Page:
French Open officials defend handling of Naomi Osaka threat

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French Open officials believe they handled the Naomi Osaka situation properly, defending the fine and threat of expulsion that led to the four-time major champion withdrawing at Roland Garros for mental-health reasons.

“We did it the right way,” Gilles Moretton, the French tennis federation president, said at a news conference ahead of Sunday’s men’s final between Novak Djokovic and Stefanos Tsitsipas. “What we did all together with the Slams, we had to do it. We did the right choice, even if you feel like we shouldn’t say anything … regarding Naomi.”

Citing anxiety issues and bouts of depression, the 23-year-old Osaka withdrew from the tournament after she’d been fined $15,000 for bypassing a news conference following her opening-round win. The two-time U.S. Open winner also was threatened by the four Grand Slam tournaments with potential disqualification from future competition if she continued skipping her media responsibilities.

French Open Naomi Osaka
Naomi Osaka during the first round of the French Open on May 30, 2021.
Corbis via Getty Images

French tennis federation director general Amelie Oudea-Castera said at the news conference that organizers had explained in writing to Osaka ahead of the tournament the potential for fines and supplemental discipline and they “really tried to engage with Naomi several times, several ways, including on the practice courts, including in writing.”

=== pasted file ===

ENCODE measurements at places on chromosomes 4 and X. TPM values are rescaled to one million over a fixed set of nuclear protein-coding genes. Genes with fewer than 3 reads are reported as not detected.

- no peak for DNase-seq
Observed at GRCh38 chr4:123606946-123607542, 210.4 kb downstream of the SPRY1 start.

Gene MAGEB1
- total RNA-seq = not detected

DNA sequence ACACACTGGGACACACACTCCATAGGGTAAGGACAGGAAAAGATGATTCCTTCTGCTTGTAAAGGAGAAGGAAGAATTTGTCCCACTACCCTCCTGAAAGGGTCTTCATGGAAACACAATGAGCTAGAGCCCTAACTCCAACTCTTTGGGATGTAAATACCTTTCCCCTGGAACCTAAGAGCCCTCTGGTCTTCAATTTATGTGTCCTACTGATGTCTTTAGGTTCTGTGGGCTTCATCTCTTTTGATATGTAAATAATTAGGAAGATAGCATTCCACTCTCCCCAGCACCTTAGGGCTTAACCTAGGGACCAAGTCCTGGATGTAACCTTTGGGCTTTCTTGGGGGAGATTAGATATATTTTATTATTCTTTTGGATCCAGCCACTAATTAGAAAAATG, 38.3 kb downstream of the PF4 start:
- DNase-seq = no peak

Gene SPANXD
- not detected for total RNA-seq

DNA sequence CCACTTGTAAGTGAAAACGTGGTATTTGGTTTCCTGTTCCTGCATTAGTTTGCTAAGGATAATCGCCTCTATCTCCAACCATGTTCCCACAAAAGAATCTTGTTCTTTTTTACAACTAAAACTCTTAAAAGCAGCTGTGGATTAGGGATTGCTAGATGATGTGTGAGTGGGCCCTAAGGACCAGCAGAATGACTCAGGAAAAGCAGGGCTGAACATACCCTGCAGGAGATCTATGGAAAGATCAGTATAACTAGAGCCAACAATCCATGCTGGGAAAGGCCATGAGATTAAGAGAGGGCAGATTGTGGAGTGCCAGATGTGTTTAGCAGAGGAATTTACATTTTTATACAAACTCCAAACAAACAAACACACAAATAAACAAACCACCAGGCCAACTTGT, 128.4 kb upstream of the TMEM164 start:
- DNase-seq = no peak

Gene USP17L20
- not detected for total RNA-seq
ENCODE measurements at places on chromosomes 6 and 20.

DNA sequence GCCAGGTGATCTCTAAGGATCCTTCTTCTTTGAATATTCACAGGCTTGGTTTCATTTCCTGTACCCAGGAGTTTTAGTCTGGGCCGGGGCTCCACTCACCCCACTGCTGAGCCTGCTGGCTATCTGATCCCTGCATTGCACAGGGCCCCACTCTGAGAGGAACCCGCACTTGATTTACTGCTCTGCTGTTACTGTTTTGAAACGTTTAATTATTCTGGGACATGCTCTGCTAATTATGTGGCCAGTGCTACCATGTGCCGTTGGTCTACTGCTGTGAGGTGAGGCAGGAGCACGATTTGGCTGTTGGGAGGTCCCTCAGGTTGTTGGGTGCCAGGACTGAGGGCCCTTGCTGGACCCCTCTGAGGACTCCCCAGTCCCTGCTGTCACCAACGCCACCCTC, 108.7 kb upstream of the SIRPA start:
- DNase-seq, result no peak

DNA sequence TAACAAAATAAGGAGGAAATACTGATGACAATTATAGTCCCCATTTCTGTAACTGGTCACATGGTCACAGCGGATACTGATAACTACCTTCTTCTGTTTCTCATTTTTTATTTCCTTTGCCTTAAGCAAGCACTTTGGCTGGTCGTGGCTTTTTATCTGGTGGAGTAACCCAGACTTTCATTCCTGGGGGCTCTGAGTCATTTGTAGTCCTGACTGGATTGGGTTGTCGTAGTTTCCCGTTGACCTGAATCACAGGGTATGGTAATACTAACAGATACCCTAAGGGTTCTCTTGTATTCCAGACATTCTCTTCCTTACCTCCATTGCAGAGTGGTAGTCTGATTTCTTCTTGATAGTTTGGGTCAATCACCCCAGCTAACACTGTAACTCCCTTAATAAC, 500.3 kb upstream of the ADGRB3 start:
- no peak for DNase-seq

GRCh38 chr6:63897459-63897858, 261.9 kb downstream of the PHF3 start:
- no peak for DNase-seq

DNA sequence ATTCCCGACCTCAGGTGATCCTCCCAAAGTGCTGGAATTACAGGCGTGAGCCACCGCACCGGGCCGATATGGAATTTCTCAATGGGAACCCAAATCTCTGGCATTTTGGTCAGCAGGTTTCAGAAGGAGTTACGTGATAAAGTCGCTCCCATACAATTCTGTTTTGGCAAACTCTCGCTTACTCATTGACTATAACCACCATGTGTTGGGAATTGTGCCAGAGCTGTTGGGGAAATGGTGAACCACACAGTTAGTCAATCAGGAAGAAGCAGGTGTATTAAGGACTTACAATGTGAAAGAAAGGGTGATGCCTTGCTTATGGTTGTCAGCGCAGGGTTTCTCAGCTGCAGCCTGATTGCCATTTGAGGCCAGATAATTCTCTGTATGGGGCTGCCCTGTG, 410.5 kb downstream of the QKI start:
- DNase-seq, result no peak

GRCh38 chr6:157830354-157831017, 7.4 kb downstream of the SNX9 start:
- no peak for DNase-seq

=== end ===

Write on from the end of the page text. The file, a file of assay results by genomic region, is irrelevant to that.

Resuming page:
“There is a specific book explaining that. And when you regularly default your obligations without giving specific explanations in particular, you expose yourself to a default or more permanent sanction,” Oudea-Castera said. “We wanted her to know because it was a way to protect her to explain that to her.”

The maximum fine for players not attend news conferences is $20,000, and Oudea-Castera added that Osaka was fined less than the max “on purpose… because we wanted to send a message that we wouldn’t go to a default right away.

“We wanted to have a progressive escalation should she continue not to commit to her obligations,” she added.

Osaka also has pulled out of next week’s WTA 500 grass-court tournament in Berlin, putting her participation in Wimbledon later this month in doubt.

Oudea-Castera admitted that tennis officials “can do better” in dealing with players’ mental health issues, and she said the four Grand Slams will “take the initiative on the matter together.”

— With AP

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